FDG-PET for the diagnosis of fever of unknown origin: a Japanese multi-center study

Ann Nucl Med. 2011 Jun;25(5):355-64. doi: 10.1007/s12149-011-0470-6. Epub 2011 Feb 23.


Objective: To evaluate the clinical value of 2-[(18)F]fluoro-2-deoxy-D: -glucose positron emission tomography (FDG-PET) for the diagnosis of fever of unknown origin (FUO), we performed a Japanese multi-center retrospective survey.

Methods: A total of 81 consecutive patients with FUO who underwent FDG-PET at 6 institutions between July 2006 and December 2007 were retrospectively evaluated. FDG uptake was visually evaluated using a 4-grade scale. The efficacy of FDG-PET for the evaluation of FUO, the provision of additional diagnostic information, the clinical impact on therapeutic decisions (4-grade scale), and the diagnostic performance compared with the final diagnosis were evaluated.

Results: The diagnostic results were analyzed according to 4 groups of final diagnoses: infection, arthritis/vasculitis/autoimmune/collagen disease (A/V), tumor/granuloma (T/G), and other/unknown (O/U). Sensitivity was highest in T/G, followed by infection, A/V and O/U [100%(7/7), 89%(24/27), 65%(11/17), 0%(0/1) respectively]. Clinical impact and mean FDG score showed the same tendency. Additional information was highest in infection followed by T/G, A/V, and O/U [76%(22/29), 75%(6/8), 43%(9/21), 23%(5/22), respectively]. The O/U group showed a high specificity (84%, 16/19) and accurately excluded active focal inflammatory diseases and malignancy. The use of steroids for the treatment of fever seemed to mask the lesions and modified the results, especially in the A/V group (4 false negatives in 8 steroid users out of 21 A/V patients). The prevalence of each disease in each hospital significantly affected the effectiveness of FDG-PET for the diagnosis of FUO. The mean FDG uptake score and additional information (70%, 31/44 vs. 30%, 11/37, respectively) in national hospital (NH) was significantly higher than in university hospitals (UH). A Grade 3 clinical impact, in which the FDG PET results changed the clinical decision, was seen in 50% (22/44) of the patients in the NH group and 13.5% (5/37) of the patients in the UH group. The sensitivity (91%, 30/33; 63%, 12/19) and specificity (60%, 6/10; 86%, 12/14) of the results in the NH and UH groups differed. The total sensitivity was 81% (42/52), specificity was 75% (18/24). The NH group included a large number of cases with infectious diseases (50%, 23/44), while the UH group included a large number of A/V cases (38%, 14/37) and O/U cases (41%, 15/37).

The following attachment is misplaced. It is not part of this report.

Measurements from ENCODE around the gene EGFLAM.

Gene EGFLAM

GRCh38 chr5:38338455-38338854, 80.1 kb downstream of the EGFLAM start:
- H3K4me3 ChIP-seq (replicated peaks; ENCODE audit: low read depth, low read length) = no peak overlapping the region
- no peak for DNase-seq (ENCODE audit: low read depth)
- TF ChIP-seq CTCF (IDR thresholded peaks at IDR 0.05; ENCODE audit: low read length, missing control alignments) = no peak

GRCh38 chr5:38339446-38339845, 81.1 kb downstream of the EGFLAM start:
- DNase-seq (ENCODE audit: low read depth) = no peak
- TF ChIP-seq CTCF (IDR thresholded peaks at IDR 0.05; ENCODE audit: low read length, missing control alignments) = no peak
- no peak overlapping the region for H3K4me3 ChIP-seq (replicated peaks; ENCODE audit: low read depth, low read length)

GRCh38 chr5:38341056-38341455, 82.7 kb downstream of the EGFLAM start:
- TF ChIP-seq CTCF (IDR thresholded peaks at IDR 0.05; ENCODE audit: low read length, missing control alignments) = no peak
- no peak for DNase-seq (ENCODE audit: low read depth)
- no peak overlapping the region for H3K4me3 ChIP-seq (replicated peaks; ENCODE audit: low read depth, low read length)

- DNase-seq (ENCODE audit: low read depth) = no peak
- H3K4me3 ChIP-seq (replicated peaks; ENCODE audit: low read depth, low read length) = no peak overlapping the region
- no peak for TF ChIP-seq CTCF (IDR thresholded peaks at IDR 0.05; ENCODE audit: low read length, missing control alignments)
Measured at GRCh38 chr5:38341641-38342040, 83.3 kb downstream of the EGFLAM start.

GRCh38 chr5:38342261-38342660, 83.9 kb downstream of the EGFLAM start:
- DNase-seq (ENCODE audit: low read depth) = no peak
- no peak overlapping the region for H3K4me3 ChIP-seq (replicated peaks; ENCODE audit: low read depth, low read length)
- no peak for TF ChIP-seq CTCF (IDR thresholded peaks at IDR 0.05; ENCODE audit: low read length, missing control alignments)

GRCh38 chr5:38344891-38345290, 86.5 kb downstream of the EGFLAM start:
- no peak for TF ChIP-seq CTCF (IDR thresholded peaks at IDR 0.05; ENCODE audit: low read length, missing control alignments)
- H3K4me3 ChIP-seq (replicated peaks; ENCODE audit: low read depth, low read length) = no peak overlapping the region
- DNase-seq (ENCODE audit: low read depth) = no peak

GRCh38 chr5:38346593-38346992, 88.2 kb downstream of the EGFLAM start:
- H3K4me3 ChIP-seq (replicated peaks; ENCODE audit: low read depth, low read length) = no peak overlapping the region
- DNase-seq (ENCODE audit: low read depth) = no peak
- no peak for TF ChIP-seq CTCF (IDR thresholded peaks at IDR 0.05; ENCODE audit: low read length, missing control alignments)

Conclusion: FDG-PET for the diagnosis of FUO provided additional diagnostic information and had a high clinical impact, especially among patients with infectious diseases. It was also helpful in cases with unknown or other miscellaneous diseases by allowing the exclusion of focally active diseases. The prevalence of diseases in hospitals significantly affected the effectiveness of FDG-PET for the diagnosis of FUO. FDG-PET is a useful examination providing various degrees of clinical impact for the management of FUO, depending on the characteristics of the patient and the hospital.

Publication types

  • Multicenter Study
  • Research Support, Non-U.S. Gov't

MeSH terms

  • Female
  • Fever of Unknown Origin / diagnostic imaging*
  • Fluorodeoxyglucose F18*
  • Humans
  • Japan
  • Male
  • Middle Aged
  • Positron-Emission Tomography*
  • Retrospective Studies


  • Fluorodeoxyglucose F18